The Securities and Exchange Commission in the United States has had problems with crypto and crypto-related firms in the past and this includes issues they have had with initial coin offerings a few years ago. The SEC, at a point in time, had to shut down dozens of ICOs in a single year due to them being unregistered or fraudulent. There is also the ongoing issue of their classification of various tokens as this has led to lawsuits between them and various firms who have launched tokens such as Kik and now Telegram.
The latest development in the case is that Telegram will have to provide their banking records which the Security and Exchange Commission believe are evidence of misuse of funds during their $1.7 billion Gram token offering.
The new filing was done on January 13, 2020, at the court of the Southern District of New York (SDNY), and states that Telegram has until February 26, 2020, to provide the bank records in question. The SEC has demanded the bank records previously but were denied by a judge on the basis of privacy but it seems this has now changed.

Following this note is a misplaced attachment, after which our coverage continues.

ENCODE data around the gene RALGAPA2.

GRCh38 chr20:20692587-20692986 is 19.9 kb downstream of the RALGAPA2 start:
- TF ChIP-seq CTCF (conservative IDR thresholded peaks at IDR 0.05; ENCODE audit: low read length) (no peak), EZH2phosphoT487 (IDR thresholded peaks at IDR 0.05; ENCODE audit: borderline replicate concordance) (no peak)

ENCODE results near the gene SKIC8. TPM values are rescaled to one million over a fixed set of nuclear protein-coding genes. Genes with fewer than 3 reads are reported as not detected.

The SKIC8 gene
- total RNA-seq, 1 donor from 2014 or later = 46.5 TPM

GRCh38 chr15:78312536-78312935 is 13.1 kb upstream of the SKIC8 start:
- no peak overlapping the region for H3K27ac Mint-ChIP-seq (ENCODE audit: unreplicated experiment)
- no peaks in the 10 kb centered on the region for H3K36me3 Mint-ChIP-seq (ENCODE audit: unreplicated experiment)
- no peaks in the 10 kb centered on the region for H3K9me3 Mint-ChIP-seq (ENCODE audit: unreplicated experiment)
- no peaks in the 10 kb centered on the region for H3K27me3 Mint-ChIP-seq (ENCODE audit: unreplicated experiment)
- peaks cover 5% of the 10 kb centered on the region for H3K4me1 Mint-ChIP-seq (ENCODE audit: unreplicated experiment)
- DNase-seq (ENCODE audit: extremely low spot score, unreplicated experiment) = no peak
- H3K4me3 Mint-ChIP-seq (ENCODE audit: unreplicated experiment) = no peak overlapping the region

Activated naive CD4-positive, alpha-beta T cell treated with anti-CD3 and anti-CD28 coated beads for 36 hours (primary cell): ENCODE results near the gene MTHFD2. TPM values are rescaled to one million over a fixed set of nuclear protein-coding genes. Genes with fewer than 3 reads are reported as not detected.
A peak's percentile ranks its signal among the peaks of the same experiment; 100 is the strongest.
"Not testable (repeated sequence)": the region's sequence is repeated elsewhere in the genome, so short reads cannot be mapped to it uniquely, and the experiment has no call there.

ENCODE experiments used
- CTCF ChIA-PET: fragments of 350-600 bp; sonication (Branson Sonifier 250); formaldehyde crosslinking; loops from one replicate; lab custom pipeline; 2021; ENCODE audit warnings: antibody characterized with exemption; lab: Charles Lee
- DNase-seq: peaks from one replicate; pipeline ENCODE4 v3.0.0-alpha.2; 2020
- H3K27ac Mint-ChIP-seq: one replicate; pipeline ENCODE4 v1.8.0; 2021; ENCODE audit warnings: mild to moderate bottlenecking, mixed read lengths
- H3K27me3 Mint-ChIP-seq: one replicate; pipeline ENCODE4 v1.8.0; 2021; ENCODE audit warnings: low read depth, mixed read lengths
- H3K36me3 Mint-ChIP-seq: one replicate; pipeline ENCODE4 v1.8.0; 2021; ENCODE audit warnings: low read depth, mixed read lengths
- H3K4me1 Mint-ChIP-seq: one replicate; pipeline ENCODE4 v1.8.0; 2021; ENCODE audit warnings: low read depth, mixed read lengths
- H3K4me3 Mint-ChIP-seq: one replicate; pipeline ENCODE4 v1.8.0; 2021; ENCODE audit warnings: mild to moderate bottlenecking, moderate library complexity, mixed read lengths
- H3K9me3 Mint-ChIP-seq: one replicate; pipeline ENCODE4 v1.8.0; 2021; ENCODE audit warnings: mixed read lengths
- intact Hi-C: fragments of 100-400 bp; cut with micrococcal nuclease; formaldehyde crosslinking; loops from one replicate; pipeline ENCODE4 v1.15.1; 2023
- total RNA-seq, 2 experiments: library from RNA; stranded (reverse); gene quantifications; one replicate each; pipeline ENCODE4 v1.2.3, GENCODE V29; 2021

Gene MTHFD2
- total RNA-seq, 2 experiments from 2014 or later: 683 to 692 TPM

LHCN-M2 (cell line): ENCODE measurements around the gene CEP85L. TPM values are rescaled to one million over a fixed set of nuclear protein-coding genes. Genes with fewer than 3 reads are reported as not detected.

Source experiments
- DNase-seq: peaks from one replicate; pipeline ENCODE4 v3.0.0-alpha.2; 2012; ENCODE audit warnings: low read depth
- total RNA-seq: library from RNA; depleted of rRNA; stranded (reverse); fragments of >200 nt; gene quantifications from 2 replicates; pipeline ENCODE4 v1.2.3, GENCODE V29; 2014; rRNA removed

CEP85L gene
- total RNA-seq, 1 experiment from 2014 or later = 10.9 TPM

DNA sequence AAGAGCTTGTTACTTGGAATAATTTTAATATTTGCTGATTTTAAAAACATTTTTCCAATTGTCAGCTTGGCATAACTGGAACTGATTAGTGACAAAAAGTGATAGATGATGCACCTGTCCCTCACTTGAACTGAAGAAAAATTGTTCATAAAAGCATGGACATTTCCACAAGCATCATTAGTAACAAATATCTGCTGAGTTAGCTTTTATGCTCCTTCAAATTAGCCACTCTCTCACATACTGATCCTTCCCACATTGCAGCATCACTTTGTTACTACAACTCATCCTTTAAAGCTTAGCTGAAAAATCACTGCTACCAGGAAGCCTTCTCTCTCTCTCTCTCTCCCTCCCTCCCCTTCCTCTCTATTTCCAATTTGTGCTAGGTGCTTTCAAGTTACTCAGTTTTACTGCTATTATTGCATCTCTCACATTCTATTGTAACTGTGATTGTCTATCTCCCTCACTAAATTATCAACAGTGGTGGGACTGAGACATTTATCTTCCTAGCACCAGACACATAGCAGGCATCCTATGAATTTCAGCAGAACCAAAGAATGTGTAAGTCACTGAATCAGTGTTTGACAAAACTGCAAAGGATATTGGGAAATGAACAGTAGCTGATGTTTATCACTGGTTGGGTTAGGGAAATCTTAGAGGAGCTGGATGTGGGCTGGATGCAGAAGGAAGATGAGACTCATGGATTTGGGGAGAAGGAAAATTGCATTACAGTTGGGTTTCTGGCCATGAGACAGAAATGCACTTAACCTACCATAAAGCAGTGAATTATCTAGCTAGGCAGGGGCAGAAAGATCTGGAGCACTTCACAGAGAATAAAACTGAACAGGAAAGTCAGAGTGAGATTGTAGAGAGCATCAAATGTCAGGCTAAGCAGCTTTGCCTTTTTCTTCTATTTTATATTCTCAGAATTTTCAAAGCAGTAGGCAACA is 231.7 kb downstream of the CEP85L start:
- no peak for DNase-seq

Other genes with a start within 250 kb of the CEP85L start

However, Telegram will have the option of redacting some information from the banking records before they are made public in accordance with foreign privacy laws. Telegram itself is not a US-based company but is Russian-founded and is based in Berlin, Germany. The SEC has previously claimed that these banking records will ask as proof of Telegram’s misconduct and not that Telegram has agreed to show both the courts and the public the banking records, this theory might be proven or disproven. This entire saga started in October 2019 when the SEC issued a cease and desist to Telegram for their Gram token offering on the basis of them being unregistered securities. This once again brought up the age-old debate or what qualifies as a security token and what is a utility token.